The Northern California coastline is truly unique to anywhere else in the world. In the California Academy of Science’s new exhibition, Giants of Land and Sea opening June 15th, visitors will embark on a journey through these iconic landscapes as you've never seen before while celebrating the Bay Area's cultural diversity with media-rich interpretations translated in English, Spanish, Chinese and Filipino.
This exhibit is really about three connected systems; tectonics and carbon, which leads to upwelling and fog formation. It's these systems that make our slice of paradise different to anywhere else in the world. Not only does it contribute to the unique climate we have but also to the colossal natives that also call this place home including giant whales and giant coast redwoods.
No doubt, the fog room is going to garner a lot of attraction and it will be well worth waiting to experience. Living in the Bay Area, you probably spend a good chunk of time with the fog but you can’t get that on demand. Now, not only can you summon the fog and quickly become immersed in it but there's an audio for learning more about why fog occurs and why it's heaviest in the summer months and it is all facinating.
You can also still feel a jolt within the earthquake simulator recounting the history of the infamous 1906 earthquake.
You will notice that one thing that’s amazing about the Northern California coastline ..... it's where redwoods are! That's because of the unique climate to this area that gives rise to redwoods. There is an exhibit allowing you to travel up into the canopy with researchers as well as get up close to a collection of understory plants on display.
There's a section dedicated to citizen scientists projects and to the Amah Mutsun Tribal Band who live and work along the coast. They’re relearning traditional ecological practices to tend to the plants that are important for their ceremonies and livelihood. A team of young stewards are working along side of archeologists to learn these techniques. This whole section displays the partnerships between tribes and government to make change through sharing observations to help preserve the area for future generations.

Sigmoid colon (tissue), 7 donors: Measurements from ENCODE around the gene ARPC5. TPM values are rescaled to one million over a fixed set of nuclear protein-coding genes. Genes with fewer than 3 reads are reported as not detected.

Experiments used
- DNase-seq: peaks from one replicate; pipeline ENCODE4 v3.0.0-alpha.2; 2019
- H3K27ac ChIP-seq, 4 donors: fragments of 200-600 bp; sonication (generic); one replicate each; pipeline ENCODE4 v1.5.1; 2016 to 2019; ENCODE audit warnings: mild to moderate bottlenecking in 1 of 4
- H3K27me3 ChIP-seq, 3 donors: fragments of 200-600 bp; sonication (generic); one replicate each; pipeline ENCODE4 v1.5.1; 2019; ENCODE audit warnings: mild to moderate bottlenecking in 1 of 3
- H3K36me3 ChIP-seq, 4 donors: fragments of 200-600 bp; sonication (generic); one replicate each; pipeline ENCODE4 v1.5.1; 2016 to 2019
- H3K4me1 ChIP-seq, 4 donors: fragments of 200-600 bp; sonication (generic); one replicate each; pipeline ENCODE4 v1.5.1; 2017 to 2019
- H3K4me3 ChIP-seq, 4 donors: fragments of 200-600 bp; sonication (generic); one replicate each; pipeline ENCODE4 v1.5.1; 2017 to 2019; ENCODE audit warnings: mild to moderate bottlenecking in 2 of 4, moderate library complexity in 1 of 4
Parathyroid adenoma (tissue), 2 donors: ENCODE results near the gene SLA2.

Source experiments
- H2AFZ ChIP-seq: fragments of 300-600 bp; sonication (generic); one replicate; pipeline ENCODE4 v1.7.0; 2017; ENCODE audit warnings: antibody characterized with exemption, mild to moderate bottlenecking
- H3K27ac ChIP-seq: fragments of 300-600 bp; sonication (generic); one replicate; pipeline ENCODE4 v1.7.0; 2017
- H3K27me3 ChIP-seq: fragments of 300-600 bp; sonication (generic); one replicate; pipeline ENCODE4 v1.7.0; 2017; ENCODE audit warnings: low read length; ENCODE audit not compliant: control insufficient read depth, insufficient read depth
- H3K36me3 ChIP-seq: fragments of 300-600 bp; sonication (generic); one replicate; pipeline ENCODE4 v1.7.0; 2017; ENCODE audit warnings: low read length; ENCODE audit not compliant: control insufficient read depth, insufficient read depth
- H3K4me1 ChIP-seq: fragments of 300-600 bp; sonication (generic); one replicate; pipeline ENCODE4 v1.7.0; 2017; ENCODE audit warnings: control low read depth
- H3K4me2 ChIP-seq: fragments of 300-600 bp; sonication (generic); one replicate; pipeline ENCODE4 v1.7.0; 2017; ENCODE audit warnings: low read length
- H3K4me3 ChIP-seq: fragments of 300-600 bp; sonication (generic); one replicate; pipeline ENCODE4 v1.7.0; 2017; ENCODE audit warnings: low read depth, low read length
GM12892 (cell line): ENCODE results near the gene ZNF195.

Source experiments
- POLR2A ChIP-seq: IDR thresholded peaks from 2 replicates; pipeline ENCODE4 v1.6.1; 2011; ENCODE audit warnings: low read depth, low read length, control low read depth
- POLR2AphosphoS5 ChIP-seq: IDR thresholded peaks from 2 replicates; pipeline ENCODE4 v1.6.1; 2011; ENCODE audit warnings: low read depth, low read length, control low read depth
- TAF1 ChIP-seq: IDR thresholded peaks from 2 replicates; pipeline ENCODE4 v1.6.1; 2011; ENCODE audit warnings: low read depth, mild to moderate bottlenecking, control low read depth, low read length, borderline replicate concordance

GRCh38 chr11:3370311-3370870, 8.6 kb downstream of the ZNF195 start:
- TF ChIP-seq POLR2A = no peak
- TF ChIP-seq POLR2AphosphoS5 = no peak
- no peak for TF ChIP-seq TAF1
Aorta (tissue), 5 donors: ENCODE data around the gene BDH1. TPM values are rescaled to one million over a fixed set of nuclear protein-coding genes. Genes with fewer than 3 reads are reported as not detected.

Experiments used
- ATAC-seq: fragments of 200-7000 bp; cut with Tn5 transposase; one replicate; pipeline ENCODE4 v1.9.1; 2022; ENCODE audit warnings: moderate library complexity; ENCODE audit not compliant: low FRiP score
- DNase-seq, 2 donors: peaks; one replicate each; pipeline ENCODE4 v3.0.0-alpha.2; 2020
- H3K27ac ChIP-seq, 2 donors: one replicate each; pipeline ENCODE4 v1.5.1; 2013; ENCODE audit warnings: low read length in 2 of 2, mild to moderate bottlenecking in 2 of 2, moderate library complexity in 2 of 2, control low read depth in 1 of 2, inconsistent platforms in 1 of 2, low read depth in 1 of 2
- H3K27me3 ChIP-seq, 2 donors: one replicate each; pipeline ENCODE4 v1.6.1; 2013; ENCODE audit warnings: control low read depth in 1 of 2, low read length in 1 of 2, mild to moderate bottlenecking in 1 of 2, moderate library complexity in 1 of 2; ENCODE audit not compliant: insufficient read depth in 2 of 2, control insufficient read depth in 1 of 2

You cannot talk about the Northern California coastline without mentioning our extraordinary marine mammals. This exhibit highlights why we are one of the only places on earth where you can see six species of pinnipeds - and they have all six on display from their research specimens collection. One of the cool interactive features of this section is you can look at look at limbs of marine mammals in comparison to humans. There is also information about otters, kelp and other offshore ecosystems displaying the critical role the plants and animals play in the making of our environment.
Save the Redwood League has collaborated with the California Academy of Science in pulling this wonderful exhibit together. They’re celebrating their 100 anniversary and have saved over 200,000 acres. Sadly, of the 2 million acres of redwoods, only 5% is left because of the aggressive logging that began during the Gold Rush. Save the Redwood League is focused on land acquisition and restoration. Their goal is to restore more redwoods around established redwood groves and bringing people to experience the redwoods. This exhibit is a great way to bring the peace and grander redwoods into the heart of San Francisco and show why they are so vital to our area.
I encourage you to visit this exhibit and then go out into your local area and view it through fresh eyes. As I drive back to Marin, through the fog, I appreciate more how intimately entwined we are with our beautiful Northern California coastline.
The California Academy of Sciences is a renowned scientific and educational institution dedicated to exploring, explaining, and sustaining life on Earth. Based in San Francisco’s Golden Gate Park, it is home to a world-class aquarium, planetarium, and natural history museum, as well as innovative programs in scientific research and education—all under one living roof. Admission to the Academy is: $35.95 for adults; $30.95 for youth ages 12 to 17, Seniors ages 65+, and students with valid ID; $25.95 for children ages 4 to 11; and free for children ages 3 and younger. Admission fees include all exhibits and shows. Hours are 9:30 am - 5:00 pm Monday - Saturday, and 11:00 am - 5:00 pm on Sunday. During peak periods, including holiday and summer weekends, extended hours and peak pricing may apply. Visit www.calacademy.org or call (415) 379-8000 for more.